Señor Hobbes, South of the Border

Letras Libres editor Enrique Krauze marks the bicentennial of Mexico's war for independence from Spain with an op-ed in Wednesday's New York Times. Krauze sees a pattern: every one hundred years, Mexico has been rocked by a revolution lasting ten or more years that "were so destructive it took decades" for the country to recover. It happened in 1810, 1910, and, Krauze warns, it may be happening again in 2010 as Mexico is "convulsed with violence," although he notes that this time the conflict does not come close to the others in "size and scope."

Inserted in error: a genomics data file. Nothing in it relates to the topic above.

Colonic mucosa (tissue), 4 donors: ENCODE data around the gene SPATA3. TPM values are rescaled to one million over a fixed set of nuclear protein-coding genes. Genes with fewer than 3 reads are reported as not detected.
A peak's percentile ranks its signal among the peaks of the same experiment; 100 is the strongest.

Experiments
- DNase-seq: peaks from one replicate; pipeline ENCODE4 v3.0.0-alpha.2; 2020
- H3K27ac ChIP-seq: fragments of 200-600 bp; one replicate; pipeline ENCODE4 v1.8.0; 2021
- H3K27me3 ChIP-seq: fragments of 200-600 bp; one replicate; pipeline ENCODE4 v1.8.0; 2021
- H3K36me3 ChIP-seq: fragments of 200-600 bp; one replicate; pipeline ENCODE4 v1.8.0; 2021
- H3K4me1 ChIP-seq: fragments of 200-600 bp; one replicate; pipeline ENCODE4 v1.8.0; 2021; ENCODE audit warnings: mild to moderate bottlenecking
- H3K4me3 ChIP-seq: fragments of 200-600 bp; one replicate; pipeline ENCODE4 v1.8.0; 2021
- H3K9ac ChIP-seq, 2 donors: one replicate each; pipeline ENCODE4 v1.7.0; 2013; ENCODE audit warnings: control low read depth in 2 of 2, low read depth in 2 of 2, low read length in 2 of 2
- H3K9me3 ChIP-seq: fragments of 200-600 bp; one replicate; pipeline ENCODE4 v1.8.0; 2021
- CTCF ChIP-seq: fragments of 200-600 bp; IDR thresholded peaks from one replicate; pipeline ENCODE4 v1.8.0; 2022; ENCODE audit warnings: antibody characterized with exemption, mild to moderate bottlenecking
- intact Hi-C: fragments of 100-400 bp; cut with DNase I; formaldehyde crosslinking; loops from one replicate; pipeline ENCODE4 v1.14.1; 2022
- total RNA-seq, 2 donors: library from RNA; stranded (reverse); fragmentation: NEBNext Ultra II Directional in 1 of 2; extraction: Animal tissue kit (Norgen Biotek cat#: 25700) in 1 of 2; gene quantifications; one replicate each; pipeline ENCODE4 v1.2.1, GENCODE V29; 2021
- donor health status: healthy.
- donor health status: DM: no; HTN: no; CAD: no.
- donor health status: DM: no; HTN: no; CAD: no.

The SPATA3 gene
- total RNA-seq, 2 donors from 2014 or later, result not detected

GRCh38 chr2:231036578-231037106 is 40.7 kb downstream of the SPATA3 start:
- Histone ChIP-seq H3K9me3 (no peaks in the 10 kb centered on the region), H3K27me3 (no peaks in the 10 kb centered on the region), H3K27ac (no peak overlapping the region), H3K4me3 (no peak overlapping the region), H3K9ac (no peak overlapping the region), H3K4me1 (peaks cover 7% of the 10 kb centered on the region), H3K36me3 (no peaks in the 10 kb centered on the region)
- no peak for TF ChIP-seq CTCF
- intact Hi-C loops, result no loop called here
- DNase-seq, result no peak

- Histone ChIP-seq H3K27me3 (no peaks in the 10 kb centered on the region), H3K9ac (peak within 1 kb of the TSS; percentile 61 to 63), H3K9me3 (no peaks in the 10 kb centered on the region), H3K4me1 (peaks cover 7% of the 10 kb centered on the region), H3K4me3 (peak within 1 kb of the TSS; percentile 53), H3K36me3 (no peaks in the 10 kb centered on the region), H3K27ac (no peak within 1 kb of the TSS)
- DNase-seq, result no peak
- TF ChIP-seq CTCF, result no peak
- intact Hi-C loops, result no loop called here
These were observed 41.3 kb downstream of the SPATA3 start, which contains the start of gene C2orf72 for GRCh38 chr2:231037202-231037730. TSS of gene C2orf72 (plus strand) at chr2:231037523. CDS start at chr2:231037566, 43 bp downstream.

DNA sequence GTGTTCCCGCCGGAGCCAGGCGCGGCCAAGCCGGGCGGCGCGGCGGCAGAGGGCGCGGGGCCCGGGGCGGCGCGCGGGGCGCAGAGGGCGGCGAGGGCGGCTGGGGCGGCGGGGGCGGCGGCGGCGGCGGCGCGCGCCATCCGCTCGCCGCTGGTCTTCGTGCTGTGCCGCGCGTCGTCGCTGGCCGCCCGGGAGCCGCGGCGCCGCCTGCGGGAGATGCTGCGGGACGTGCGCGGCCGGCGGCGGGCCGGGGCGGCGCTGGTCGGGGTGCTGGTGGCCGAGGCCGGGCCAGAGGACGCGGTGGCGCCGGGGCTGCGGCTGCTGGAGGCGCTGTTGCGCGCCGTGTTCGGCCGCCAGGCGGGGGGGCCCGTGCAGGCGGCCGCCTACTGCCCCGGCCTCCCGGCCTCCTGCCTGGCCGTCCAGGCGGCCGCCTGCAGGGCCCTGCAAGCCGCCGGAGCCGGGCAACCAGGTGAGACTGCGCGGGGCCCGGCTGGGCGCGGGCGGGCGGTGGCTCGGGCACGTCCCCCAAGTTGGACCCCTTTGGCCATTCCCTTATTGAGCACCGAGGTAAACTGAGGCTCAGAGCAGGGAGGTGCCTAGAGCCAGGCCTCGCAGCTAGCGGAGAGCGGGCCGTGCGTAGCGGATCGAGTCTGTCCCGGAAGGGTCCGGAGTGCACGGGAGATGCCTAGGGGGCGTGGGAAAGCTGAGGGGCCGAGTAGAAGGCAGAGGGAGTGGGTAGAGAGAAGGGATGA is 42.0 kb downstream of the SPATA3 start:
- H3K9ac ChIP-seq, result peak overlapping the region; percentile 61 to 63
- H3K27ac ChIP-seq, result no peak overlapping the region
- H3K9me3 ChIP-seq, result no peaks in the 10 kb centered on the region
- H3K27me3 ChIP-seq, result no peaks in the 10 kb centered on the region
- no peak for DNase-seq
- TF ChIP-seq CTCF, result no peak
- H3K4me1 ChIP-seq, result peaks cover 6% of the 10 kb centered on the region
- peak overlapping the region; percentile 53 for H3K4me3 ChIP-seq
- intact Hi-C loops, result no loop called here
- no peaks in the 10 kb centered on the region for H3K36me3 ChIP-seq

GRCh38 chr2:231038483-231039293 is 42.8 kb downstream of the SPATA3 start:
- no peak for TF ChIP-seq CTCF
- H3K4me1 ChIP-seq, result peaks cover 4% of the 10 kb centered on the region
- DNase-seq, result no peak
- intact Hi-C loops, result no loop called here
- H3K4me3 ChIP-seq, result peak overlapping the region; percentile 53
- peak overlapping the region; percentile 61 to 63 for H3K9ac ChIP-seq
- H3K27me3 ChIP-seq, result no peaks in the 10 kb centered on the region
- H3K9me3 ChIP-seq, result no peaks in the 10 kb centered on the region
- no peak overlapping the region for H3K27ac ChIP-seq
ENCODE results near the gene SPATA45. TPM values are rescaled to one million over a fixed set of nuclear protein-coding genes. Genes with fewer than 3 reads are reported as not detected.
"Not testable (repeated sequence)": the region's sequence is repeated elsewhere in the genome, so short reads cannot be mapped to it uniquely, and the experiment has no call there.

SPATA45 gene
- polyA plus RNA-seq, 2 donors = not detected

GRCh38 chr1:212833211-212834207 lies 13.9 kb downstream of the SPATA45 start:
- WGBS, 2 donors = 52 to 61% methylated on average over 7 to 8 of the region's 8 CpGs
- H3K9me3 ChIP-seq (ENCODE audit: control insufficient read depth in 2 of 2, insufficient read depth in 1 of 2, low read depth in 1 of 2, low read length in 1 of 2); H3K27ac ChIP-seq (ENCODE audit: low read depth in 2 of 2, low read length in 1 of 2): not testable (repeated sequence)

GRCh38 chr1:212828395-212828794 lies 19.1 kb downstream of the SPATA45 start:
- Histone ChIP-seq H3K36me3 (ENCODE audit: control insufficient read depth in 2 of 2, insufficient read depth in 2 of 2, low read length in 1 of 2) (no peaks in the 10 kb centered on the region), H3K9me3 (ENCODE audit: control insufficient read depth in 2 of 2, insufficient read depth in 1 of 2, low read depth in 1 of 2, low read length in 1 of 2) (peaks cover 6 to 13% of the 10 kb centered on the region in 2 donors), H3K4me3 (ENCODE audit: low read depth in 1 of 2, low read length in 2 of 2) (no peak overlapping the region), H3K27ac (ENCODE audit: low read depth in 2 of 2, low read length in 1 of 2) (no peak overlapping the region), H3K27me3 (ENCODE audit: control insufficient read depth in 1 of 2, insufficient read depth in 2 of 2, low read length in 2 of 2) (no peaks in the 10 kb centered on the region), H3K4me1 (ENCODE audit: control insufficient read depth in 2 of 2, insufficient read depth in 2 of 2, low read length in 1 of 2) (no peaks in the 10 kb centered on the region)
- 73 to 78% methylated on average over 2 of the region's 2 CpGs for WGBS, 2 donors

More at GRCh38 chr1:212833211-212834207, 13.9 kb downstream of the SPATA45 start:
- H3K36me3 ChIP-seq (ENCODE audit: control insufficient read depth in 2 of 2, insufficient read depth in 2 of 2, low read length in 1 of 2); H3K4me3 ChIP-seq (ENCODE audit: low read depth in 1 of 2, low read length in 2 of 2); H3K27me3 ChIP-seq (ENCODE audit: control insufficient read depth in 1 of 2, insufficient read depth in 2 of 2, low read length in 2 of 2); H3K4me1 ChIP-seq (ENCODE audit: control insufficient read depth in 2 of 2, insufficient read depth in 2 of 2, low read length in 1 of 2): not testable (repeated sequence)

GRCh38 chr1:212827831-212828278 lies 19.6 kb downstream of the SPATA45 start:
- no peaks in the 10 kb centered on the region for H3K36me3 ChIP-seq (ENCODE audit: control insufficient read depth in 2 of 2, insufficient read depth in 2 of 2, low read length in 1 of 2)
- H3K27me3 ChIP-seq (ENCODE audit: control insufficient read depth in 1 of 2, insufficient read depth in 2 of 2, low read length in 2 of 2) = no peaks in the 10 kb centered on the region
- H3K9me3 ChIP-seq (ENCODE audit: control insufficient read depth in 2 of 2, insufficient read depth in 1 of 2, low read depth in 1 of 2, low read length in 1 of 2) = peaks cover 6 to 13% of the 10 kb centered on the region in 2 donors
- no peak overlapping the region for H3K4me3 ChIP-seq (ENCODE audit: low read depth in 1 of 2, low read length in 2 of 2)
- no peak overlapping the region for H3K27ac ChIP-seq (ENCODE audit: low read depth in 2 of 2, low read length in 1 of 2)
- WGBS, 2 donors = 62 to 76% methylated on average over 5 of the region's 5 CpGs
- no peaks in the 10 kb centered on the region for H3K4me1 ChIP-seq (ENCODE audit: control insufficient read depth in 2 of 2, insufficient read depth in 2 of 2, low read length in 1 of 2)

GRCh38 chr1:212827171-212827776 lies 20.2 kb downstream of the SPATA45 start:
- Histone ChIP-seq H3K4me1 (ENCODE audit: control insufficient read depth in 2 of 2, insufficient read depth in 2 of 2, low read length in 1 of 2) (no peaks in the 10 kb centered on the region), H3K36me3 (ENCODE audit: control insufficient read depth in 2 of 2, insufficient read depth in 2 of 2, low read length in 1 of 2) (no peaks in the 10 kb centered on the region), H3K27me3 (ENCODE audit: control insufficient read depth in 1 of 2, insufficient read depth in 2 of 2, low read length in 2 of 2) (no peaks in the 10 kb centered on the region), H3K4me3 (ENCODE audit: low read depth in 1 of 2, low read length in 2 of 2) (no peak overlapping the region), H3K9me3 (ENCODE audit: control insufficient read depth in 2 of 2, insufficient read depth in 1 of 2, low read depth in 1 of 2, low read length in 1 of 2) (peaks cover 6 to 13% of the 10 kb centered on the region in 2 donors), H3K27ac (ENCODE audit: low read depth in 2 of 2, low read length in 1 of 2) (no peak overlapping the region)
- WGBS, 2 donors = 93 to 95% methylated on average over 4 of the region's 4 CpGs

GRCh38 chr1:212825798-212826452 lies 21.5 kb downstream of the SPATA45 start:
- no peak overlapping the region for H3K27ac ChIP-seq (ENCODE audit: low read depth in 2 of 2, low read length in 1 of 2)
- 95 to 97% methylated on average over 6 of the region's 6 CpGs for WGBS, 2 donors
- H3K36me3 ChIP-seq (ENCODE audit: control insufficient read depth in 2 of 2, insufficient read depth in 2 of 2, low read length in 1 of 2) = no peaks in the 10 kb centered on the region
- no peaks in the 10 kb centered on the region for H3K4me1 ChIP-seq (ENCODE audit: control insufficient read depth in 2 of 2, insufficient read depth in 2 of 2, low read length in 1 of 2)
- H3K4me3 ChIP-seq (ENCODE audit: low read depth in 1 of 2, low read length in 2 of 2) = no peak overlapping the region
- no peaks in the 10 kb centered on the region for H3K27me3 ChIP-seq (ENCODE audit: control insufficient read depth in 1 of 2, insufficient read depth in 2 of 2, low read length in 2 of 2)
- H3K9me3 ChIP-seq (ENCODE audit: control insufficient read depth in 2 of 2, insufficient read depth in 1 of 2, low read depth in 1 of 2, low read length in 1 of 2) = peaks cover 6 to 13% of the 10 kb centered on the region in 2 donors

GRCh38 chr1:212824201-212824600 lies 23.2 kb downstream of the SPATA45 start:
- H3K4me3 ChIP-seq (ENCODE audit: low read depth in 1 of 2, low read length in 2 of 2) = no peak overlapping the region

He also points out that the current fighting is between criminal gangs, whereas the revolutions in 1810 and 1910 were "clashes of ideals." But Krauze says the current violence "has created a Hobbesian situation of human brutality," an "unintentional result" of Mexico's transition to full-fledged democracy. In turn, Krauze urges the Mexican Congress and President Felipe Calderón to fight the current struggle "within the rules of democracy"--making the economy more efficient and open, creating a centralized, honest police force, and improving prisons, customs control, the judicial system, and anti-drug-addiction campaigns. Not only that, the situation "will have to be resolved on both sides of the border," since the demand for drugs and weapons in the United States is a significant cause of the violence. Nevertheless, Krauze writes, the current problems won't stop Mexicans from flooding plazas across Mexico to celebrate their call to independence "with genuine feeling: 'Viva México!'"